SMEs in the supply chain sectors that particularly rely on consumer spending should pay heed to the latest insolvency figures, for January to March 2017.
While the figures released by the Insolvency Service at the end of April show a relatively small increase by 4.5% compared with the last quarter of 2016, the trend has been upwards now for three consecutive quarters.
There were 2,693 Creditors’ Voluntary Liquidations, 68% of 3,967 total insolvencies for the first three months of 2017, affecting particularly the construction and the wholesale and retail sectors.
Consumer confidence, inflation and import costs
As higher prices, particularly for food, have started to feed through into the shops, there have been signs of a weakening in consumer confidence and a slowdown in spending.
While the “headline” story since the New Year has been the demise of 28 large retailers including Jaeger, Agent Provocateur, Brantano and Jones Bootmaker, the implications are clear for those businesses involved in the wholesale supply chain, many of them relatively small SMEs.
Both KPMG and Begbies Traynor, have been monitoring the trends for companies in what they call “significant distress”.
Analysis by KPMG of notices in the London Gazette reveals that the numbers of companies entering administration are still relatively low, however Blair Nimmo, head of Restructuring, has identified a “steady creep in numbers that we’ve witnessed over the last 12 months”.
Begbies Traynor’s Red Flag Alert research for the first three months of 2017 has identified an increase in companies in distress, up by 26% on average over the past year in key sectors of the consumer-facing supply chain, with the Industrial Transportation & Logistics businesses up by 46%, the wholesale sector up by 16%, and the Food & Beverage Manufacturing sector up by 15%.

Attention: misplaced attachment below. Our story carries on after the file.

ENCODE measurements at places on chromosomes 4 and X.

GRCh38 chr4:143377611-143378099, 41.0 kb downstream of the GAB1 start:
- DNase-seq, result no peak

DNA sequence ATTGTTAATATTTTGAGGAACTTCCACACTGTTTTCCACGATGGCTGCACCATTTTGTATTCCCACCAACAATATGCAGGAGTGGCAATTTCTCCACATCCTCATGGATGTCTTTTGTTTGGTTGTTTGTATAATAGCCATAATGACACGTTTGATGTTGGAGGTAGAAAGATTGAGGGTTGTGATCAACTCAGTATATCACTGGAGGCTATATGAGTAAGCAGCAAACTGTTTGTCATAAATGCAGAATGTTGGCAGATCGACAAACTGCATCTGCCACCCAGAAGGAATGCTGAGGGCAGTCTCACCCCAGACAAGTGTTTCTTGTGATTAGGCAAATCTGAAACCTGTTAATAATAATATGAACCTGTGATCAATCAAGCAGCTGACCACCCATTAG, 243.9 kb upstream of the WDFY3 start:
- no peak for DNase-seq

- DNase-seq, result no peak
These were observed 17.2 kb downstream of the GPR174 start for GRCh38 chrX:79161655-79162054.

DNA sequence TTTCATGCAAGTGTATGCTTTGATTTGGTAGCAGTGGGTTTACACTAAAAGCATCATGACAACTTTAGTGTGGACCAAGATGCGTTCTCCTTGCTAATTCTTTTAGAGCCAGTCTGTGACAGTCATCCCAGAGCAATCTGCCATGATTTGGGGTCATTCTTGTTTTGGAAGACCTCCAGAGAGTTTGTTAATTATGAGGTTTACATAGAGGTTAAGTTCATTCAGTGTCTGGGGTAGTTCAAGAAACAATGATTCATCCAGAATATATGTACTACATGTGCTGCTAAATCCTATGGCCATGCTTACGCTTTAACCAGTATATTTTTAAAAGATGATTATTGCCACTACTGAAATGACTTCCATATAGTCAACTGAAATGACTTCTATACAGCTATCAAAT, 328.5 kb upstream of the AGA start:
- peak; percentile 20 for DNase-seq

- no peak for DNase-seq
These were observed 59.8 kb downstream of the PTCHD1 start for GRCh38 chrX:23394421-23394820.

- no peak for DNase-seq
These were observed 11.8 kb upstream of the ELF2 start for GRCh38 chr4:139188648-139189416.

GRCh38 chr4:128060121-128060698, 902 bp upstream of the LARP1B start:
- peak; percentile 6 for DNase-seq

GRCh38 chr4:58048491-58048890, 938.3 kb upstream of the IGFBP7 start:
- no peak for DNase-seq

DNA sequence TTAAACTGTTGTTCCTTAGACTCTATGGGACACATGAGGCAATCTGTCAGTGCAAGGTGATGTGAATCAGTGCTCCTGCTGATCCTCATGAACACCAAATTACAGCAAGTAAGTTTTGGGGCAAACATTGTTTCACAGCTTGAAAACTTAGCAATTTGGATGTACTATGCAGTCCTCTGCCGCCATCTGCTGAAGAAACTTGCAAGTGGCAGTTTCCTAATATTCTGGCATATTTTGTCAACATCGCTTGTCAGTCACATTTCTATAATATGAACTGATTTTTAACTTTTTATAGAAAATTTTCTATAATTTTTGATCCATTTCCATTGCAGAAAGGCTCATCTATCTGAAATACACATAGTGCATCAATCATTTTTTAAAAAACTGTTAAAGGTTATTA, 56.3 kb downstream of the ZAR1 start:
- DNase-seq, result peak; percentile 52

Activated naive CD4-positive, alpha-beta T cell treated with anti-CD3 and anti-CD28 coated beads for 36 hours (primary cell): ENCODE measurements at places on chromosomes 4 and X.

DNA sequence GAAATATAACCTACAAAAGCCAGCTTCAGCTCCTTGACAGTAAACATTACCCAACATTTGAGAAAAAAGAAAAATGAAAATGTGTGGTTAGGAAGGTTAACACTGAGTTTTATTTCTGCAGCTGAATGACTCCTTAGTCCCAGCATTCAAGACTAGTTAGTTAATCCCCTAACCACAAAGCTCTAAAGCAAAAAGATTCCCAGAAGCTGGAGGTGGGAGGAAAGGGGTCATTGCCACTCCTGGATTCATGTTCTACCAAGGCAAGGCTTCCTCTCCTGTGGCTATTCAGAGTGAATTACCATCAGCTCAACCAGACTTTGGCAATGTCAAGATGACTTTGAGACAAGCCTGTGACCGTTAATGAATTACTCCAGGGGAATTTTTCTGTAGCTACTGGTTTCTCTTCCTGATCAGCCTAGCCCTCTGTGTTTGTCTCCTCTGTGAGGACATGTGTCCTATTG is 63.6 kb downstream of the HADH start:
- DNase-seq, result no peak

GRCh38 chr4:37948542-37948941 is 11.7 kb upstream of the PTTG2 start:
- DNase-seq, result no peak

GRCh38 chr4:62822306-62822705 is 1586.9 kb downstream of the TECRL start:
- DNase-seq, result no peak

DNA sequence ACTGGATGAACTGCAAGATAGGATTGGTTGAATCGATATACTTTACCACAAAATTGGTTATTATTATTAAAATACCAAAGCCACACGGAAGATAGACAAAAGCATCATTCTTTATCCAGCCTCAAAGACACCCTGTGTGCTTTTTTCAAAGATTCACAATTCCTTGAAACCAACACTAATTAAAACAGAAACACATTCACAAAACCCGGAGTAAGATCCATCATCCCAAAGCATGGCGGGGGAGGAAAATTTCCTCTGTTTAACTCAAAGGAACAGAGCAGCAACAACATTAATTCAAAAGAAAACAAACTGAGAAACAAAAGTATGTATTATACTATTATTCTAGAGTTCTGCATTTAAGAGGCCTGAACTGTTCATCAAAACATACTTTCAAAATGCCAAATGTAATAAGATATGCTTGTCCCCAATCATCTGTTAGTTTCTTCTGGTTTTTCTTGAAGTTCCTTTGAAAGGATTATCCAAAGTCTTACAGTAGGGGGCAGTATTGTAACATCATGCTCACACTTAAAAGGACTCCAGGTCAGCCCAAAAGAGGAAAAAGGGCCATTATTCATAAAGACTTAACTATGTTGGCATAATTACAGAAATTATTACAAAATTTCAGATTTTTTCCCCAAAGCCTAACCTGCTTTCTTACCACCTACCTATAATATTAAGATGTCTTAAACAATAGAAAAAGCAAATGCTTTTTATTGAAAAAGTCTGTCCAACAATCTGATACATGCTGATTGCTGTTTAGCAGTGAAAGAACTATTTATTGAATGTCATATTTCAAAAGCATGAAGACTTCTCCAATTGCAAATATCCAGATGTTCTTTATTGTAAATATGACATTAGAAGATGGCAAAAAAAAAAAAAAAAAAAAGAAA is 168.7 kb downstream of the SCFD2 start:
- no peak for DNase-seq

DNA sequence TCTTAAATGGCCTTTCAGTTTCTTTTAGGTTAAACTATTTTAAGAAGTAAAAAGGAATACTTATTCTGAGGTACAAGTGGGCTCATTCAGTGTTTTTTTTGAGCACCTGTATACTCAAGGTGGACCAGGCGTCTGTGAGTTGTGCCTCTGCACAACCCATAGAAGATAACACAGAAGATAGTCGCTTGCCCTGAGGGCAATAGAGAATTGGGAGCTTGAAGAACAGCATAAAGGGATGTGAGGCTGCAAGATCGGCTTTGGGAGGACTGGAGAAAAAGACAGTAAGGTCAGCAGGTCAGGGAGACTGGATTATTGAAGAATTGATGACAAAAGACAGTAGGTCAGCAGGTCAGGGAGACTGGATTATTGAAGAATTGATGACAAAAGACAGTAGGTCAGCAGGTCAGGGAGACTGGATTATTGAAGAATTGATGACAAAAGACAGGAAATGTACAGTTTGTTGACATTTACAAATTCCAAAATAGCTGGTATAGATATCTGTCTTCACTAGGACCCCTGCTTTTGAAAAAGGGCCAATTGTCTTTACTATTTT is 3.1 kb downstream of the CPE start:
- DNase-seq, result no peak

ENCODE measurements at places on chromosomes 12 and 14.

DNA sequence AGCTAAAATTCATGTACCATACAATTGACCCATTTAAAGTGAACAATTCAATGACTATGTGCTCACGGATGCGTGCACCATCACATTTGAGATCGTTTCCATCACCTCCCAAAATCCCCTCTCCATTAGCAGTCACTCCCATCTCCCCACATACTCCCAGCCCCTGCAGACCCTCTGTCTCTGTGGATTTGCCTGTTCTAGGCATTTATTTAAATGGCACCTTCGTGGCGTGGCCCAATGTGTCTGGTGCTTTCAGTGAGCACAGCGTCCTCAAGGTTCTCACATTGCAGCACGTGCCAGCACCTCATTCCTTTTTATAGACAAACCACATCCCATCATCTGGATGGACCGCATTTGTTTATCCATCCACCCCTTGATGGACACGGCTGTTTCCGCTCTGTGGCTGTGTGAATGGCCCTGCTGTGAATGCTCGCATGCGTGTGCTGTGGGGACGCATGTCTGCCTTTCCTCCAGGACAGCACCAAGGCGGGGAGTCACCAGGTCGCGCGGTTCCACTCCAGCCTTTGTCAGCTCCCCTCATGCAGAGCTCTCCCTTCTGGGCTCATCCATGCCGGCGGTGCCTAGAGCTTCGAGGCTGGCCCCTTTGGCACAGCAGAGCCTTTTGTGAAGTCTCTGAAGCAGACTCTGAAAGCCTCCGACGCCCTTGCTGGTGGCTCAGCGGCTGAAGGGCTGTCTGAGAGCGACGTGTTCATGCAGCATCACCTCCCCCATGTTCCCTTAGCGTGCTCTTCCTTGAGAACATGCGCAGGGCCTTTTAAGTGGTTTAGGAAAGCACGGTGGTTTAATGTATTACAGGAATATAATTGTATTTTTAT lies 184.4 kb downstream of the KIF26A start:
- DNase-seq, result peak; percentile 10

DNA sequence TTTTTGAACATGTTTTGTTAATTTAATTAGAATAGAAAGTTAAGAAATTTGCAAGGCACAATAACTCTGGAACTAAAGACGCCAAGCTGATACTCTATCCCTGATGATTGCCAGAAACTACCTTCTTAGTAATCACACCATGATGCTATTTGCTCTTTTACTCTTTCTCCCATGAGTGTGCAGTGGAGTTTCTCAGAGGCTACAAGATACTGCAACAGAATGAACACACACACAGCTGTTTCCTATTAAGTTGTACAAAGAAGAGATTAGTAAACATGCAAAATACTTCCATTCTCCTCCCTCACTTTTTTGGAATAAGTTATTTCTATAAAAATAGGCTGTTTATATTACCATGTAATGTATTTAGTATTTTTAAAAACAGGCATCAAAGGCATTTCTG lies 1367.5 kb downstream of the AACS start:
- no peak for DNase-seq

How do SMEs survive the growing insolvency headwinds?
Given the higher costs of raw materials imports due to the devaluation of £Sterling since the EU Referendum result, businesses will not be able to absorb all these costs and will have to pass them on to customers. This in turn is likely to reduce income for UK focused SMEs and lead to greater pressure on those that have high fixed costs.
As ever, it pays businesses to ensure they are as lean and fit as they can be and that means scrutinising their costs and reducing them wherever possible.
Regular monitoring of cashflow may reveal opportunities for cutting fixed costs and introducing efficiencies, for example outsourcing transport or automating activities such as accounting and invoicing. Another critical area for SMEs is to improve cash flow such as introducing more rigorous follow-up on late payments, and invoicing as soon as possible. Close attention to credit control and collaborating with other small suppliers can also help when dealing with larger customers and getting them to pay on time.
Above all, potentially vulnerable SMEs should not wait to get restructuring help and advice. An objective eye sooner rather than later and before a business is in crisis can make all the difference to survival.